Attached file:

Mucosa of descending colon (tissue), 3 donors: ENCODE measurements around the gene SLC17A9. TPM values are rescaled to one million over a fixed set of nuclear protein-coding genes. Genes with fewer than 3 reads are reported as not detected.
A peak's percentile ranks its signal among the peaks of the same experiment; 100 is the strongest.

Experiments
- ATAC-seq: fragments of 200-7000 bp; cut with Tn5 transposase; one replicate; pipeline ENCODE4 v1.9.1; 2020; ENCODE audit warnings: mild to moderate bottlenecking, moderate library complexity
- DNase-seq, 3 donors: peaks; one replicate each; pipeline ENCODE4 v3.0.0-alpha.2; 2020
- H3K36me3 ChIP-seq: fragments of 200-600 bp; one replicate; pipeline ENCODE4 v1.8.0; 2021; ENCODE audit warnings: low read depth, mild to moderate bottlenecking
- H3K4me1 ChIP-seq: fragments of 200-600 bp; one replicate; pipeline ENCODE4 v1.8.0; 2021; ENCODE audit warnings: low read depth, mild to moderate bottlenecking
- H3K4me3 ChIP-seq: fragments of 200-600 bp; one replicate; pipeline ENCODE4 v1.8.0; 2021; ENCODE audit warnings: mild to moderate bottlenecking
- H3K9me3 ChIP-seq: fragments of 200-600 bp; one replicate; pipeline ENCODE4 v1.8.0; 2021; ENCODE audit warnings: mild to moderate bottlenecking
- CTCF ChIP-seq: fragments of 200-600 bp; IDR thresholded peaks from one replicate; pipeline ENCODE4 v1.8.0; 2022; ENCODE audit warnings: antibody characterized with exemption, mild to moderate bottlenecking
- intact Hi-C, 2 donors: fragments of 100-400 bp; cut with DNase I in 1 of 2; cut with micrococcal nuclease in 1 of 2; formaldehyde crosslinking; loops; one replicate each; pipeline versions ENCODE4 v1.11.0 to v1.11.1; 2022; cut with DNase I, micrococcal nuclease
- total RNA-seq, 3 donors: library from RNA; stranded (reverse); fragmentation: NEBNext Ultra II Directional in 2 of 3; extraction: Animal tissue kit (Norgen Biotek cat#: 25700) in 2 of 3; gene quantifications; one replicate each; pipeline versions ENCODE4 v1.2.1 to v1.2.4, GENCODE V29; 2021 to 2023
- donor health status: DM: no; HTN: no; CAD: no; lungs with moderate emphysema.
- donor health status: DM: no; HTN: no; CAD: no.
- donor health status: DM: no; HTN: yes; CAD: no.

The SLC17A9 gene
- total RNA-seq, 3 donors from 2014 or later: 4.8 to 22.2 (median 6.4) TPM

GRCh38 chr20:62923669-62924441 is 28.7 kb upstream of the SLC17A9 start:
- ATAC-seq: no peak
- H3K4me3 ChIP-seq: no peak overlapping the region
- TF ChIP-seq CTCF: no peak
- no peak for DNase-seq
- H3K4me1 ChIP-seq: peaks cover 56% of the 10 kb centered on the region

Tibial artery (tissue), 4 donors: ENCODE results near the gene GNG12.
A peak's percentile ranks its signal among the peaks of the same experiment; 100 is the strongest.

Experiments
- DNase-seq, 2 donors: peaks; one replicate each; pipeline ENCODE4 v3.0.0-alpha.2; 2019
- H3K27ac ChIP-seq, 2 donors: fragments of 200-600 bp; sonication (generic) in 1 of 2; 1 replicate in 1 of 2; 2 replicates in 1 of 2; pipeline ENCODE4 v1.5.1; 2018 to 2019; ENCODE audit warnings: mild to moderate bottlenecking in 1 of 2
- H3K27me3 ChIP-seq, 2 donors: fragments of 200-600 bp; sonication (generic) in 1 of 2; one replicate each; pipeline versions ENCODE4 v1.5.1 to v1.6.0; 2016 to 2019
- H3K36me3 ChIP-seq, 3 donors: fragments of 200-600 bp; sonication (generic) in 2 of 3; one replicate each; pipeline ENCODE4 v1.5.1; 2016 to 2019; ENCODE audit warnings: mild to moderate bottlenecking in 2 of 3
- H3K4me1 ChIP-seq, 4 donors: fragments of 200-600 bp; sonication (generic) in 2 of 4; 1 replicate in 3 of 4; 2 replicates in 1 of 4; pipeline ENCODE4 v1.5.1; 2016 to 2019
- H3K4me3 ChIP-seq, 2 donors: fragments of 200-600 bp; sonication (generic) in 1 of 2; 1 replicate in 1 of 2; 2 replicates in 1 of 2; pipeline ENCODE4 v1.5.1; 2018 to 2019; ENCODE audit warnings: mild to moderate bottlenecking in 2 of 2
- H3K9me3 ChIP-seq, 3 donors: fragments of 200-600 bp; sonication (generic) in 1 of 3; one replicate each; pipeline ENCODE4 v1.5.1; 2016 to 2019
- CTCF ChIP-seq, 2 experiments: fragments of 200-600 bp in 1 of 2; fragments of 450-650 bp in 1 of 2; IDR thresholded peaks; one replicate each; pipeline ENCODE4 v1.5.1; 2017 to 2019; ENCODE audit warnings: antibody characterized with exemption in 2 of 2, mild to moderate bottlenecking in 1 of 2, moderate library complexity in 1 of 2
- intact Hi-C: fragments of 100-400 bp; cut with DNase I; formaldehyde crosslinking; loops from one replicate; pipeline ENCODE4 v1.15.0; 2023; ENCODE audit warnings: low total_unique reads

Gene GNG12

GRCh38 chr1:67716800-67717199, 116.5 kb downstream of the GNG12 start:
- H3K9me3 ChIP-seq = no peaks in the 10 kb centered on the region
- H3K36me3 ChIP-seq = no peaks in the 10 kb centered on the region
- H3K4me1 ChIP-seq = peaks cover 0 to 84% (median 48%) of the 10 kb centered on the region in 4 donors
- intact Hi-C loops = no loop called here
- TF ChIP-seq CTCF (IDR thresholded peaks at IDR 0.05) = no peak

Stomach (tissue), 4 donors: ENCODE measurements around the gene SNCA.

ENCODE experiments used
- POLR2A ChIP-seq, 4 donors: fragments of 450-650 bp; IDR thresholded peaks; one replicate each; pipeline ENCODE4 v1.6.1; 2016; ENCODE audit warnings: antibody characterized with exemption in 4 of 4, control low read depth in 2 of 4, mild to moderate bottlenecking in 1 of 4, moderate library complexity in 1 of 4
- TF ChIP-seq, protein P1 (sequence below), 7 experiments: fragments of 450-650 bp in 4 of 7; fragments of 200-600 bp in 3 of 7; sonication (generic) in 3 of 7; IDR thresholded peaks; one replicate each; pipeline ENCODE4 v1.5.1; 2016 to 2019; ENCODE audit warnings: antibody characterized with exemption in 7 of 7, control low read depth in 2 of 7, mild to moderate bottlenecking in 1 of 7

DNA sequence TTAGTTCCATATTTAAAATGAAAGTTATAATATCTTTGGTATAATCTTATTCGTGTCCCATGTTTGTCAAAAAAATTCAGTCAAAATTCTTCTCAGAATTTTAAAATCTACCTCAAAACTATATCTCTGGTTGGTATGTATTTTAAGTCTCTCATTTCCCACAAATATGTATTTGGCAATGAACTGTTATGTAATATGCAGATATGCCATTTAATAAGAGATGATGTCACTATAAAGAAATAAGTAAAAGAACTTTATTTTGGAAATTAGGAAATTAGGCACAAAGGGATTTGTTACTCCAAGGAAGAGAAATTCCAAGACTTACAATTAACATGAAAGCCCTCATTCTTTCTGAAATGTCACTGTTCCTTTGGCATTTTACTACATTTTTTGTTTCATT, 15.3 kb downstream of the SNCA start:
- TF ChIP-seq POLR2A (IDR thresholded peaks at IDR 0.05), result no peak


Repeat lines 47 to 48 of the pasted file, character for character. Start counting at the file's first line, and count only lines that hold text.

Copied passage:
DNA sequence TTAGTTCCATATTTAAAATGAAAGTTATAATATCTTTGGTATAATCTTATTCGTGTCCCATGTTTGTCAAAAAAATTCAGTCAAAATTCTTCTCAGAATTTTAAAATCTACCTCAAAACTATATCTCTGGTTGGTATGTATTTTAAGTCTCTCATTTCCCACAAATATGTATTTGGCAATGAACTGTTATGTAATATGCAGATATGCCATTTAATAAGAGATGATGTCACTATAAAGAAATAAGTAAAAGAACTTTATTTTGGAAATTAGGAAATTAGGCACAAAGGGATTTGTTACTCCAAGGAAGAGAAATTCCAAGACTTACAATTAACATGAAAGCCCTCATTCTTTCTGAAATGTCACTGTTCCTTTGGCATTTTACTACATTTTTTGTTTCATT, 15.3 kb downstream of the SNCA start:
- TF ChIP-seq POLR2A (IDR thresholded peaks at IDR 0.05), result no peak